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UK 2% online sales tax proposal

  • Feb 8, 2021 | Richard Asquith

The UK is reported as considering a 2% online sales tax on ecommerce sellers and marketplaces to help support struggling high-street retailers. This could mean a turnover tax on online sales to UK consumers, and be on top of the 2% Digital Services Tax launched April 2020. Such as tax has many challenges, and would likely be passed on to consumers.

The UK Treasury is looking how to tap into the boom on ecommerce trade since the start of the COVID-19 crisis. Non-food online retail has expanded from 31% to 46% of all UK online ecommerce in 2020. The UK is also said to be looking at a windfall levy on ecommerce, food delivery platforms and supermarkets that have prospered during the pandemic.

Whilst appealing as a popularist measure to prop—up the high-street, such an online sales tax would be problematic:

  • Experience of the DST has shown that such levies generally are immediately passed on to shoppers, and not the retailer as intended. It is therefore a effectively VAT, and is therefore doubling up on tax complexity
  • There are problems on compliance and simple avoidance risks, particularly for non-resident online retailers. It is not clear how it would be levied with retailers that are both online and in the highstreet. How would 'click and collect' work for such a tax?
  • The high street may benefit from other, more targeted measures, such as the upcoming Business Rates tax review
  • The revenues from such a tax would likely be small, and of questionable cost-benefit value given the complexity of application for HMRC and taxpayers
  • On the windfall levy, effectively backdating a corporation tax rise to the start of 2020, this creates uncertainty for future investment confidence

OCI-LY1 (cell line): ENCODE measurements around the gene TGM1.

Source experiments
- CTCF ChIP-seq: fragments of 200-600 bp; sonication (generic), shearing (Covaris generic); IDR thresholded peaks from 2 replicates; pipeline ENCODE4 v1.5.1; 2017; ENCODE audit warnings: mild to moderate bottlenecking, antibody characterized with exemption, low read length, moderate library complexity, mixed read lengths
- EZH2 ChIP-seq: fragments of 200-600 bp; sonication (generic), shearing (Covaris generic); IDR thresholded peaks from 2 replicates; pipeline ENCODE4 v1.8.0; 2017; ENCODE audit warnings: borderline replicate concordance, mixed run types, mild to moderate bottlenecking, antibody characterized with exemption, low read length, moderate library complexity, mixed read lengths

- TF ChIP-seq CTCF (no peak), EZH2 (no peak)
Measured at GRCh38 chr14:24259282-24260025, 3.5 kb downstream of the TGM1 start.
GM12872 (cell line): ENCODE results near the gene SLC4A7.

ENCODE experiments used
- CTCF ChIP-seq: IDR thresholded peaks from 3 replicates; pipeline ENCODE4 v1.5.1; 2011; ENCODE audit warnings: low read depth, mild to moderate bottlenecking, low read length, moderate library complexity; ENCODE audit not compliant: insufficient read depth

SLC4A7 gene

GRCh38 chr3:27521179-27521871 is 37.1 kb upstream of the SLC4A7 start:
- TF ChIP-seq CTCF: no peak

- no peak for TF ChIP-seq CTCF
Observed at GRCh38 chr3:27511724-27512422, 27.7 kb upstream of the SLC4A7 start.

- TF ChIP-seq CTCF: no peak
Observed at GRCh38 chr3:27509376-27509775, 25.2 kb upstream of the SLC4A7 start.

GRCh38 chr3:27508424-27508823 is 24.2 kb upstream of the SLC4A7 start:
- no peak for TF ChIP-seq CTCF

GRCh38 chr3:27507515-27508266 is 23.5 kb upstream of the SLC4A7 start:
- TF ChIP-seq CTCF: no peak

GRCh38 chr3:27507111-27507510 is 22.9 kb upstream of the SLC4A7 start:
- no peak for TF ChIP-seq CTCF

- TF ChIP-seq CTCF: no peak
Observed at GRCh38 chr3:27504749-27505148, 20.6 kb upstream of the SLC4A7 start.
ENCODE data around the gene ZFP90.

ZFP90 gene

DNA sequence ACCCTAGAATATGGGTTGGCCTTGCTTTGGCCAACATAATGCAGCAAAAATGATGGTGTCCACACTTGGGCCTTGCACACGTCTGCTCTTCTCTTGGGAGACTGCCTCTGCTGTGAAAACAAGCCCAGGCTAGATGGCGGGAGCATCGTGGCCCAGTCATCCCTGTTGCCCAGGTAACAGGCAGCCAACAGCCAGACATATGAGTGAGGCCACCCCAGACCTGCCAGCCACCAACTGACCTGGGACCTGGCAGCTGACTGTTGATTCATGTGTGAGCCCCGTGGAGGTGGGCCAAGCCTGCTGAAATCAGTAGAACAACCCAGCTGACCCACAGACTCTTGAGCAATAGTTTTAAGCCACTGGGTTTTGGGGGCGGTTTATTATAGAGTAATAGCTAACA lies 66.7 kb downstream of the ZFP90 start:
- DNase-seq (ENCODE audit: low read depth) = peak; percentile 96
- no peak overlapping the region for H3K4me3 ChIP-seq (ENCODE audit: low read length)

Delivery Tax

There could also be a delivery tax to reduce traffic and pollution. This may be chargeable by the seller or delivery agent.

This is in addition to the UK's Department for Transport position statement for a mandatory delivery charge on ecommerce sales. This has similar aims to plastic bag taxes: nudge consumer behaviour towards more environmentally friendly behaviours such as reducing buy and returns, or encouraging more efficient bundling of multiple purchases.

Need help with your UK VAT compliance?

Researching UK VAT legislation is the first step to understanding your VAT compliance needs. Avalara has a range of solutions that can help your business depending on where and how you trade. 

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VP Global Indirect Tax
Richard Asquith
VP Global Indirect Tax Richard Asquith
Richard Asquith is VP Global Indirect Tax at Avalara, helping businesses understand their compliance obligations as they grow globally. He can be contacted at: He is part of the European leadership team which won International Tax Review's 2020 Tax Technology Firm of the Year. Richard trained as an accountant with KPMG in the UK, and went on to work in Hungary, Russia and France with EY.
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